What happened, you see, was this. Some years ago, maybe ten, I wrote How to with the intention of publishing it as a trade paperback, via my own company. But I never got around to getting it into print, a procedure which would, in any case, have resulted in just a few copies selling to UK libraries, and very few readers.

It so happens that I am old-fashioned enough to think that, if I go to the trouble of writing something, I want it to be read. By as many people as possible. So instead of going through all the hoops of issuing it as a trade paperback (it is, believe me, a time-consuming process) I stuck it up on Scribd, as a free download. I issued it under a Creative Commons licence (attribution licence 3.0 to be precise), so that it could be freely copied, sent to friends, and so forth. It seems that I may have posted it on other free sites as well, such as oboko.com.

And now, some years later, some enterprising soul has posted my first (oboko) edition of How to as a paid-for edition on Kindle. And any royalties received from sales of that edition will go to him or her.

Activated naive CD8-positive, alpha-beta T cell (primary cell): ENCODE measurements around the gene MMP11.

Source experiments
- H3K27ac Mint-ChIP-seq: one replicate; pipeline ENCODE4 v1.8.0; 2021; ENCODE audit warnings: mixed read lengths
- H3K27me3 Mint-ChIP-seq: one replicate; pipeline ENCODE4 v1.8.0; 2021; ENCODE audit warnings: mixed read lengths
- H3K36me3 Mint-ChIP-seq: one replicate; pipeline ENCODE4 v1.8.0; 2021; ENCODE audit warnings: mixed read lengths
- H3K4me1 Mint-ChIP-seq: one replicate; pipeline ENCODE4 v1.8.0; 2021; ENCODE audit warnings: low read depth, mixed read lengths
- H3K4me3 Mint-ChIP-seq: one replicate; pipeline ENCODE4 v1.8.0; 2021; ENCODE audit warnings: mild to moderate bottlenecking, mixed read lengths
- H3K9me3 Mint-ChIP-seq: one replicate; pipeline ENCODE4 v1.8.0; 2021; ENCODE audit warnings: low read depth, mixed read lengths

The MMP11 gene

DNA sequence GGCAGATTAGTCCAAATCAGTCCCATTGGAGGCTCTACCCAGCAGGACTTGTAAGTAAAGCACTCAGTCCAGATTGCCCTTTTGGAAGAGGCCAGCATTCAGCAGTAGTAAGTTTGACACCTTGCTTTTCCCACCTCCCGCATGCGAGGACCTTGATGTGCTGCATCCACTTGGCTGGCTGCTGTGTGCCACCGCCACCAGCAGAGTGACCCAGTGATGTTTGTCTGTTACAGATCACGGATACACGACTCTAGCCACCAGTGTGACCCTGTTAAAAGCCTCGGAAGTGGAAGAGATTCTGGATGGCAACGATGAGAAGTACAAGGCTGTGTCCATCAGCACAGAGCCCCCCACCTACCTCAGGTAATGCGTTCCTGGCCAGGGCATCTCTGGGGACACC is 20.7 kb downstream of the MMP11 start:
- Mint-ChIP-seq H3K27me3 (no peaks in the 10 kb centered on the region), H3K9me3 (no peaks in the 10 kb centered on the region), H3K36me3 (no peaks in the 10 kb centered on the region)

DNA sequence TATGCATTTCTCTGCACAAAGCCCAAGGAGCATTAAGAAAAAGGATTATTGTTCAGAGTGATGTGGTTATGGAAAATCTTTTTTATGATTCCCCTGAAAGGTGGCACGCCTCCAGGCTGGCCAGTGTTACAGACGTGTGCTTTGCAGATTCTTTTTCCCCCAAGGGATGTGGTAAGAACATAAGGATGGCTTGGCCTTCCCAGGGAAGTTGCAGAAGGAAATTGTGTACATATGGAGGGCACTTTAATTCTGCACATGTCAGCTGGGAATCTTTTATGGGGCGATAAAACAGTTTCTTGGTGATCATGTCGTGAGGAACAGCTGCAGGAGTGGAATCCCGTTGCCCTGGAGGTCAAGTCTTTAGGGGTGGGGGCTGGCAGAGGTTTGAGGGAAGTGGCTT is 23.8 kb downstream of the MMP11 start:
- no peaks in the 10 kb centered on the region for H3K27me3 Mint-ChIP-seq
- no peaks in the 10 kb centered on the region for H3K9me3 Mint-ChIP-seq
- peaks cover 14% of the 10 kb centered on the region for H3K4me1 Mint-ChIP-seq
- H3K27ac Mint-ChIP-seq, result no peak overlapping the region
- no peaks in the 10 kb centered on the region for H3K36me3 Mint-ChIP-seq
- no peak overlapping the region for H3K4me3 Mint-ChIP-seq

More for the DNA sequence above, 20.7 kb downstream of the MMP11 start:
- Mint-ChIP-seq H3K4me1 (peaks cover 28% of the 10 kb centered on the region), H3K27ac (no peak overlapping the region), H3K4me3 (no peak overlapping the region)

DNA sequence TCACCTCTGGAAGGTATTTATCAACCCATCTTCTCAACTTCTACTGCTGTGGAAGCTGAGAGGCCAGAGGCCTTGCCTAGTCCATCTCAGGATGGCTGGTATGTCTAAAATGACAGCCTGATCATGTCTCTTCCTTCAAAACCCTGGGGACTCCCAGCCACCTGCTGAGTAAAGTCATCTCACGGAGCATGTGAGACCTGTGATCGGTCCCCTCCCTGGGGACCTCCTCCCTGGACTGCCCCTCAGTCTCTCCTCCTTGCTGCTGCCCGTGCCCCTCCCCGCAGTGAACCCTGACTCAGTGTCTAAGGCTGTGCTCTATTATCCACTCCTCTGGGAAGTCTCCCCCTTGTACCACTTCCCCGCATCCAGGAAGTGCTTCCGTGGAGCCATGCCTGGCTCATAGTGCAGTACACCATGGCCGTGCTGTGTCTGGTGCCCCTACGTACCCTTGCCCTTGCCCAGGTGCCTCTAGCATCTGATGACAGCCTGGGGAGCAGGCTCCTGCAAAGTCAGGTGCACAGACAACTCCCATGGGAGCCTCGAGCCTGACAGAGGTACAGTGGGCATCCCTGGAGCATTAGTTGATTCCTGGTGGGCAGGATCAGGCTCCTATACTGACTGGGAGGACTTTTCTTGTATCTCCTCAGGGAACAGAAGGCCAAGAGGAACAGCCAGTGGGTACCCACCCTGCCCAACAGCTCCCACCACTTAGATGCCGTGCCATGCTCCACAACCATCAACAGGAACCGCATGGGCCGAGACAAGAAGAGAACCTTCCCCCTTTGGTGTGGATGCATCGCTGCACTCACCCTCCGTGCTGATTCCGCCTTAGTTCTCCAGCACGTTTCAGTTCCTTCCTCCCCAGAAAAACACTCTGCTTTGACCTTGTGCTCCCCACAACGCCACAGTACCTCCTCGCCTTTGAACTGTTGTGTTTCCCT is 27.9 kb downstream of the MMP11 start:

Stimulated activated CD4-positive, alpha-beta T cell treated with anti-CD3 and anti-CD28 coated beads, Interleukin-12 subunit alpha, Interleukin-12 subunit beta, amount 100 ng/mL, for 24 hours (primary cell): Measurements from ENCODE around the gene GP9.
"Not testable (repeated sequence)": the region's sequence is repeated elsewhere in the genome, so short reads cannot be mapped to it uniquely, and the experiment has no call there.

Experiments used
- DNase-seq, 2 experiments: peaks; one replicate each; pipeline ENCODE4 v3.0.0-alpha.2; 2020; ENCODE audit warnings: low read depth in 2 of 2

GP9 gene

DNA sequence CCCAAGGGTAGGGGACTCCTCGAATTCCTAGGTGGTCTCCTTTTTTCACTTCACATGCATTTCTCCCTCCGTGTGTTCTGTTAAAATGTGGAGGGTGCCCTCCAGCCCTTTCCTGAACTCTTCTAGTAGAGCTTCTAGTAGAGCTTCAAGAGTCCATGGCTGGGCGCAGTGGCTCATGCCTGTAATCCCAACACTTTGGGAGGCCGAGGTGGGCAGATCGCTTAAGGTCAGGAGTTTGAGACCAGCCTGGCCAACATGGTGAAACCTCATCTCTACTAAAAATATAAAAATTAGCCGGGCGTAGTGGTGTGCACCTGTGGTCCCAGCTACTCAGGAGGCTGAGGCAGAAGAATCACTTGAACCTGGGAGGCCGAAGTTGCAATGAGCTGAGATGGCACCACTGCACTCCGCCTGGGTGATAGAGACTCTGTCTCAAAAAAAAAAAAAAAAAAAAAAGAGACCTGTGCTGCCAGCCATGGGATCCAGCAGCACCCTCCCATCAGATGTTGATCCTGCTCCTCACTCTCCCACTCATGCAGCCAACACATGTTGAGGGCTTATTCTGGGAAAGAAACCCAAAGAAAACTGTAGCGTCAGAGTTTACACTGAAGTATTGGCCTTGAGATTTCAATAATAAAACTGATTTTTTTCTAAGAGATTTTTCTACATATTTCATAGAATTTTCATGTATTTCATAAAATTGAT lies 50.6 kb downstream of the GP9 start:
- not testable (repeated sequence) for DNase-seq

This is, to say the least, a surprise. I did not think that the Creative Commons licence allowed anyone to do that. But it may be an arguable point. In any case, my discovery is not an unpleasant surprise. It is slightly flattering that anyone should take the trouble. And he or she is not going to get rich.

Anyway, to go back to the Scribd et cetera version. After a few years I noticed that the Scribd freebie had had 27,000 downloads, so I thought, Gee, if 27,000 people think it's worth a look at the free version, maybe a few thousand will pay for it. So I revised the book (and a lot can change in ten years, particularly on the marketing side). And in 2011 I took down the Scribd version put the second edition on sale on Kindle and Smashwords.

Should you be interested, my latest version of How to Write a Short Story that Works looks like this:

Buy anything else and you will get an earlier (out of date in some respects) edition, and the royalty will go to someone other than the author. Also, in coverting it from an oboko.com freebie, our friendly neighbourhood entrepreneur has failed to format the thing properly. It's a bit of a mess.

Wednesday, August 22, 2012

That DBW list... Heinlein's Rules... Dr Joanne Benford... and stuff

Further to Monday's post, in which I mentioned that DBW had published a new ebook bestseller list; and I also mentioned, in passing, that the methodology of the list was 'not entirely transparent'.

Well, it turns out that the list was constructed using methods which were even less transparent than I thought. The list is reportedly the work of Dan Lubart, who, among other things, is a senior Vice President at Harper Collins. This revelation has made some people suspicious, and I can't blame them. Nate Hoffelder gives an overview.